How to add Halftones to Cartoon Art in Adobe Photoshop


A close-up:

close-up: halftones

Adding halftones is a pretty neat effect – and it’s very easy to do using Adobe Photoshop. Halftones mimic the old school method of offset printing used in pulp comic books. You can add them by going to the Filter > Color Halftone menu.

What I like to do before adding halftones is to first flatten the colors to a single layer, then duplicate the layer (Command-J on Mac, Control-J on Windows). It’s on the upper color layer where I apply the halftone effect. Finally, I reduce the opacity of the ‘half-toned’ layer to minimize the effect.

Here’s what my layers look like:

halftones (layer setup)

The Color Halftone setting operates on two parameters: the Maximum Radius (size of the half-tone dots) and the 4 Channel settings. Each channel setting corresponds to Cyan, Magenta, Yellow and Black, respectively. The Max. Radius value has a minimum value of 4. You’ll want to adjust the size according to the size of your file and the effect you want to achieve.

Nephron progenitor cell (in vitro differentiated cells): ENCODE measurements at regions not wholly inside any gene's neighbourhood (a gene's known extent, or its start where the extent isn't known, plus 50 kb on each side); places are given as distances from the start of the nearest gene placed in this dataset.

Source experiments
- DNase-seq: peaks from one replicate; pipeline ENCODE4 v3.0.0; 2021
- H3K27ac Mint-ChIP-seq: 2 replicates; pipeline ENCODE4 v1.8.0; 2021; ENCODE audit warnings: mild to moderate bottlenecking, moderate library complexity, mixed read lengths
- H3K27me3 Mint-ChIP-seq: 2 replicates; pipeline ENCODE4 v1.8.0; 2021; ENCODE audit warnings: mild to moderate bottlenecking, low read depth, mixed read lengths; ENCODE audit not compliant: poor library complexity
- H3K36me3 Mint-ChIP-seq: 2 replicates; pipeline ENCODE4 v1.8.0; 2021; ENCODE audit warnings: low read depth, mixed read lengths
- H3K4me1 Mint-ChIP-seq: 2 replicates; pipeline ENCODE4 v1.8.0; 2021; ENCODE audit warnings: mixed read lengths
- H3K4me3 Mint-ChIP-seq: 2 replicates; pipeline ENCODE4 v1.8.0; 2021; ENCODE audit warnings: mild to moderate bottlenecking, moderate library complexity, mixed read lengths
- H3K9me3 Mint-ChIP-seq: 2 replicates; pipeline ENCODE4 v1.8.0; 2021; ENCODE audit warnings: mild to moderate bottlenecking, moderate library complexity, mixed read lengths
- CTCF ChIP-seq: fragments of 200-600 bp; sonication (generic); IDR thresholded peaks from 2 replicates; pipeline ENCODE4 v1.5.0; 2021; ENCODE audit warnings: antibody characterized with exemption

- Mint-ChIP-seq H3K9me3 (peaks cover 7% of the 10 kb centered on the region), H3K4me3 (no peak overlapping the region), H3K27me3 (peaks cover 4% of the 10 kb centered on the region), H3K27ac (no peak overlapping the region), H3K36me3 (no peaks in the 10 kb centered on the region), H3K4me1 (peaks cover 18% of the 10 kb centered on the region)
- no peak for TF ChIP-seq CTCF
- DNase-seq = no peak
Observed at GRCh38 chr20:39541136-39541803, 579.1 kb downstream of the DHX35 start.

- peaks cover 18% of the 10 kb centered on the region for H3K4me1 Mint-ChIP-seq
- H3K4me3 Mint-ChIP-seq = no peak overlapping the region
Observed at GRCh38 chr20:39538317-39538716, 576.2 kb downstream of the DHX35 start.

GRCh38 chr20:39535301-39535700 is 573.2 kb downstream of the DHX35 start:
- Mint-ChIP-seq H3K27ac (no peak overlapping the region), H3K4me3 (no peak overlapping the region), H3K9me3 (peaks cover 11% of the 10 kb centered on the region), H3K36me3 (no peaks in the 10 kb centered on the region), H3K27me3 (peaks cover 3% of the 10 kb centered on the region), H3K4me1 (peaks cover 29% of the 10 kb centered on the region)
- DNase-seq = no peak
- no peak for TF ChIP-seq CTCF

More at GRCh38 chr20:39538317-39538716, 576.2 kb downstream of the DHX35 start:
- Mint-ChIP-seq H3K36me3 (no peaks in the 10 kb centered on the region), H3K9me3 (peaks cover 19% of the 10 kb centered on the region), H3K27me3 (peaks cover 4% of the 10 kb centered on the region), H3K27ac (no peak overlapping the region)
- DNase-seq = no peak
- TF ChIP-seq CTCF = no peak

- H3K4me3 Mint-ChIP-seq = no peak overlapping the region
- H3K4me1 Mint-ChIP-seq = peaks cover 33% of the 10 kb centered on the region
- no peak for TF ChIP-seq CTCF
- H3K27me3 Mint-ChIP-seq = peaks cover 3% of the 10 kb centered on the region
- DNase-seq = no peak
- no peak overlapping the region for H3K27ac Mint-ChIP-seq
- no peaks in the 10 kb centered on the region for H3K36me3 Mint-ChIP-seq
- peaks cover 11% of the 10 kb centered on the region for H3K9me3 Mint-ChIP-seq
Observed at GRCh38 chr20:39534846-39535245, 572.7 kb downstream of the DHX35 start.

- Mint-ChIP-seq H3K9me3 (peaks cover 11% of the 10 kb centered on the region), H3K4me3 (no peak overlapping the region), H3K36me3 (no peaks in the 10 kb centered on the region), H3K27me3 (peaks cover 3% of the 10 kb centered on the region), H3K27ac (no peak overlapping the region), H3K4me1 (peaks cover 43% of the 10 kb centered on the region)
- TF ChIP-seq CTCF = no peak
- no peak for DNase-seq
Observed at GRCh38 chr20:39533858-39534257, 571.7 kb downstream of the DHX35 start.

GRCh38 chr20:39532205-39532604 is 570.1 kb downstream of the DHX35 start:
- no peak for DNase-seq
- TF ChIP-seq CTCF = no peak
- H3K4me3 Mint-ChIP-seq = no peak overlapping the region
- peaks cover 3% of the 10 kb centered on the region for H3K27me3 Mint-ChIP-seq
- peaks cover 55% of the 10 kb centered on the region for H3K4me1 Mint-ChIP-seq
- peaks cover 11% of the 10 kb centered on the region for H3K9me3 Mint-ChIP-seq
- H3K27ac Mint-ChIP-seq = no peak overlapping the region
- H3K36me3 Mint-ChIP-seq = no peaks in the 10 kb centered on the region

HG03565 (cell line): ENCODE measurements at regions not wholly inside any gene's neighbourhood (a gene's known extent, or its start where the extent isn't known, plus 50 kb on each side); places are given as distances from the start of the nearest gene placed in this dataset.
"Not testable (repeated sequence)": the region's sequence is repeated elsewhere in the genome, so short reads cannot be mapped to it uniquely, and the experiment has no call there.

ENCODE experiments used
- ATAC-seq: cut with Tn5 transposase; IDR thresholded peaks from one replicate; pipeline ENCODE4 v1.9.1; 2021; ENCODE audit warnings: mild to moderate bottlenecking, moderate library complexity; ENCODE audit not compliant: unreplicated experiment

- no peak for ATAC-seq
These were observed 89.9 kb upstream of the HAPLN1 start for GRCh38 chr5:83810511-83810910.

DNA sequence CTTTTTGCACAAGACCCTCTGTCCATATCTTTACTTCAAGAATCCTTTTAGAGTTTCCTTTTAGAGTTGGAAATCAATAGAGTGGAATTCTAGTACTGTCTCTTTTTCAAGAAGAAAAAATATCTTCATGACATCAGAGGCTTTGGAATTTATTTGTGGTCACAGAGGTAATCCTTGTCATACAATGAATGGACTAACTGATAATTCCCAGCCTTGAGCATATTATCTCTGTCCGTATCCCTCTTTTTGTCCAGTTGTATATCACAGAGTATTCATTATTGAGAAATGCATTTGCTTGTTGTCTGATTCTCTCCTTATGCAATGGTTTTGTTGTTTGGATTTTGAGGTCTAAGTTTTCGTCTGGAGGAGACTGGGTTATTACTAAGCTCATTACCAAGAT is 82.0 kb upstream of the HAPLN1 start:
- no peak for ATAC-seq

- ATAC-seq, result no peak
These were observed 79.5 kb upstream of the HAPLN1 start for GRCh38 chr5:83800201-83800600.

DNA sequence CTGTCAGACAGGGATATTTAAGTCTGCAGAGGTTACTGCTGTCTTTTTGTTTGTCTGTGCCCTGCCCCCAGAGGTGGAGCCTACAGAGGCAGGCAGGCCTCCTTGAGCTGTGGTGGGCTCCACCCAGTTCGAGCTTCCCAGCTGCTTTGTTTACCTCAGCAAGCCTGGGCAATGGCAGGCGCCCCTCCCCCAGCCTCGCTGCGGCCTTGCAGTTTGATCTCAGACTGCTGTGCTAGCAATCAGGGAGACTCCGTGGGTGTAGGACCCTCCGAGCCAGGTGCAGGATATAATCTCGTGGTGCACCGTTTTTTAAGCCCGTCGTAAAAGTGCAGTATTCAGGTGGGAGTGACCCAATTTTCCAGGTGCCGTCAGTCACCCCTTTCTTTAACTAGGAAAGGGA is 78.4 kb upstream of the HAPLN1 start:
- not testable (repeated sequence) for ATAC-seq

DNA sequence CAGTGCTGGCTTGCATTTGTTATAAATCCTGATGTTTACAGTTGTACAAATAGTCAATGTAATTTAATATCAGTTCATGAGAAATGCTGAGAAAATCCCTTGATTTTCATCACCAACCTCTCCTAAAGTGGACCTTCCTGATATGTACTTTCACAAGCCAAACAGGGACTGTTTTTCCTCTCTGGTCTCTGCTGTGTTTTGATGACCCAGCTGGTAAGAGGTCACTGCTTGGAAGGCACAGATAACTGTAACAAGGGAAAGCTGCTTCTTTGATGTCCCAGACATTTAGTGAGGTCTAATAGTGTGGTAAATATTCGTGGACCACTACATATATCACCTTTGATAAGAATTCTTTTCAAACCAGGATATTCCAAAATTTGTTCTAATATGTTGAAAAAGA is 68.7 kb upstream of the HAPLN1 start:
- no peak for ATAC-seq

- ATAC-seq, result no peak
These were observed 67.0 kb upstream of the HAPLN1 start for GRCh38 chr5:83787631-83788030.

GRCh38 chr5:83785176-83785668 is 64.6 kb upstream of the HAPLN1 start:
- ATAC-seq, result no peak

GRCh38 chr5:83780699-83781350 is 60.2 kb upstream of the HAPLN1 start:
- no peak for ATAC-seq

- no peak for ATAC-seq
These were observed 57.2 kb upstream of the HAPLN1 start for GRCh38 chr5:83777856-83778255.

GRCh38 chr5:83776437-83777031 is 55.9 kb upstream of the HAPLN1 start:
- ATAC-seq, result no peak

You can also fiddle around with the values for the 4 channels to see how you can affect the halftone’s color – or keep them all the same numerical value to insure that the halftones are displayed as one unified color.

ColorHalftones in Photoshop

The halftone effect works great for gray scale and color illustrations. Give it a try!

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  • Barry Buchanan
    June 9, 2011 at 12:54 pm

    Have you messed with the “materials” in manga studio yet? They have some great things in there. I am no expert on it by any means but adding halftones is easy and fun. It really is a great effect regardless of the program.

  • Krishna
    June 9, 2011 at 11:42 pm

    hi Barry – no, I haven’t as yet. I really want to learn how to use the materials in MSP. Got a good tut on the subject? :)